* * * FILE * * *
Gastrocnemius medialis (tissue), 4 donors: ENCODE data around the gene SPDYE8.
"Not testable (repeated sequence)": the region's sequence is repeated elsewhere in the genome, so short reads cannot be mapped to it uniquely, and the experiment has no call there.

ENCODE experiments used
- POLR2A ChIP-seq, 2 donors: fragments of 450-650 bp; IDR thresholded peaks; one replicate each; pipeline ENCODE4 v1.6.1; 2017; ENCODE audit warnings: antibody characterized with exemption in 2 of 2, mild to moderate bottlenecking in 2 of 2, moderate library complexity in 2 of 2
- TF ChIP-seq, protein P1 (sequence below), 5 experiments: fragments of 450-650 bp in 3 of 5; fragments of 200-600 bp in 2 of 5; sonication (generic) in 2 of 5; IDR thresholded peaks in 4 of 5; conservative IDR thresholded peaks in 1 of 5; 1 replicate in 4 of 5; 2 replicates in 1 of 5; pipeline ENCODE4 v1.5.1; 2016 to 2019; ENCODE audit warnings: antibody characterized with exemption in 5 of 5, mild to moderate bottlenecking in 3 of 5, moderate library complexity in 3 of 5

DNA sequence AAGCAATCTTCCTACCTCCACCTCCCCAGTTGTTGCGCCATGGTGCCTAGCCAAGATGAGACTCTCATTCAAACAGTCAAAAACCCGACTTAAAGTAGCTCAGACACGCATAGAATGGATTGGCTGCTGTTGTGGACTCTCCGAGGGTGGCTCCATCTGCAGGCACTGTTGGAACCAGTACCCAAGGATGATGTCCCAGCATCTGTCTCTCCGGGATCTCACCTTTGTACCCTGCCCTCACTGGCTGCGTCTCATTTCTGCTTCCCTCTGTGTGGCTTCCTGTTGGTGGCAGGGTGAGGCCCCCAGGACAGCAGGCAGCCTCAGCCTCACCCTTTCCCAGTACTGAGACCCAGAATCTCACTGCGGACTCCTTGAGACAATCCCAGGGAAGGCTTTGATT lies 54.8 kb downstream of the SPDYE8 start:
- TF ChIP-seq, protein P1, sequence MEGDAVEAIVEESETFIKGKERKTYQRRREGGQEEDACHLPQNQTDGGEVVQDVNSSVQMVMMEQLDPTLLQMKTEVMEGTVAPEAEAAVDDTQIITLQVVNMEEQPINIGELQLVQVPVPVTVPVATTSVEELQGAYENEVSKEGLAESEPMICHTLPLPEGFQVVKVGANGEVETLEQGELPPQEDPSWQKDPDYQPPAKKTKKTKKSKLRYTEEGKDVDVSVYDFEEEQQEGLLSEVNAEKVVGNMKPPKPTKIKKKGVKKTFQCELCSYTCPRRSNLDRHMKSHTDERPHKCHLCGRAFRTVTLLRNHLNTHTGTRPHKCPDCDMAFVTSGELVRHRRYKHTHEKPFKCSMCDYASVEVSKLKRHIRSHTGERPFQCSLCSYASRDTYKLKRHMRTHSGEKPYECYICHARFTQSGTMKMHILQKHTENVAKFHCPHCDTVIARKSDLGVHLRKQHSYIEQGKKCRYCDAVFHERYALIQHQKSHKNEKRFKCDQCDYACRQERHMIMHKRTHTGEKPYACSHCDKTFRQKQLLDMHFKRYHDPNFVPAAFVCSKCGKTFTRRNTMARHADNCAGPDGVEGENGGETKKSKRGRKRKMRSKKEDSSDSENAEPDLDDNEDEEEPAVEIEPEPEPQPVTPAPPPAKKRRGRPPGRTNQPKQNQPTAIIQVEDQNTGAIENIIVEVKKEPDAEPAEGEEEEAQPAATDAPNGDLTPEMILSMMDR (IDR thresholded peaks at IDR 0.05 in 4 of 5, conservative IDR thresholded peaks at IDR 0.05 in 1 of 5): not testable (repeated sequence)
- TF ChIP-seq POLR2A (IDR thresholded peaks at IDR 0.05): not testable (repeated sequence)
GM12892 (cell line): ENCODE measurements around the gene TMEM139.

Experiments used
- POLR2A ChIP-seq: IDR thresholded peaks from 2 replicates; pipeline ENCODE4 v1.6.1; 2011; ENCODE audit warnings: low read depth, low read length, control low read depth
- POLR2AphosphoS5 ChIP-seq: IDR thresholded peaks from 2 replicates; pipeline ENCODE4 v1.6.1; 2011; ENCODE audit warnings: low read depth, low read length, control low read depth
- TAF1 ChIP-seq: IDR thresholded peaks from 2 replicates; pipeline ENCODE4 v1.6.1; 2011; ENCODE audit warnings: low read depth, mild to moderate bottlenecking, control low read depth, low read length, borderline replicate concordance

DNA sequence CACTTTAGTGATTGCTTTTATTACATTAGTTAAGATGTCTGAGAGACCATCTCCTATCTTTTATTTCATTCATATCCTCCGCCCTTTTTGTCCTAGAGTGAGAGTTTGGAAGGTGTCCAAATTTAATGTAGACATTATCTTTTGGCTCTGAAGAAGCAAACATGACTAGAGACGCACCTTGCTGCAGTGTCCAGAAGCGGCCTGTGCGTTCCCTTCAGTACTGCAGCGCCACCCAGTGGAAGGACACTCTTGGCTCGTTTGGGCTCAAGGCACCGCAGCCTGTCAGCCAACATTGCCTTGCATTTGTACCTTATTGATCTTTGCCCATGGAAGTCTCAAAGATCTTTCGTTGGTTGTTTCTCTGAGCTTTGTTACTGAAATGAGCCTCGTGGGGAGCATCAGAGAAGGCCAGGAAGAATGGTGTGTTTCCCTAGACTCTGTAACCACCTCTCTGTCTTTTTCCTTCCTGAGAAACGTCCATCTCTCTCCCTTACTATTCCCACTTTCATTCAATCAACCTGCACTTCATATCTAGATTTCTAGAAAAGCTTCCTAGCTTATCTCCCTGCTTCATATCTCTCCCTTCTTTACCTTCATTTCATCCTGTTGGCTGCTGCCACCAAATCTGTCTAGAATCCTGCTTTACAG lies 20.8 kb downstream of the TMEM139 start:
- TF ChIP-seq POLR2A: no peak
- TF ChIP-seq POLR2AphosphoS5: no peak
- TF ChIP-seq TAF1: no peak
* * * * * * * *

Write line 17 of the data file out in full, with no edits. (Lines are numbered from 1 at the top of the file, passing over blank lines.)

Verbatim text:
- TF ChIP-seq TAF1: no peak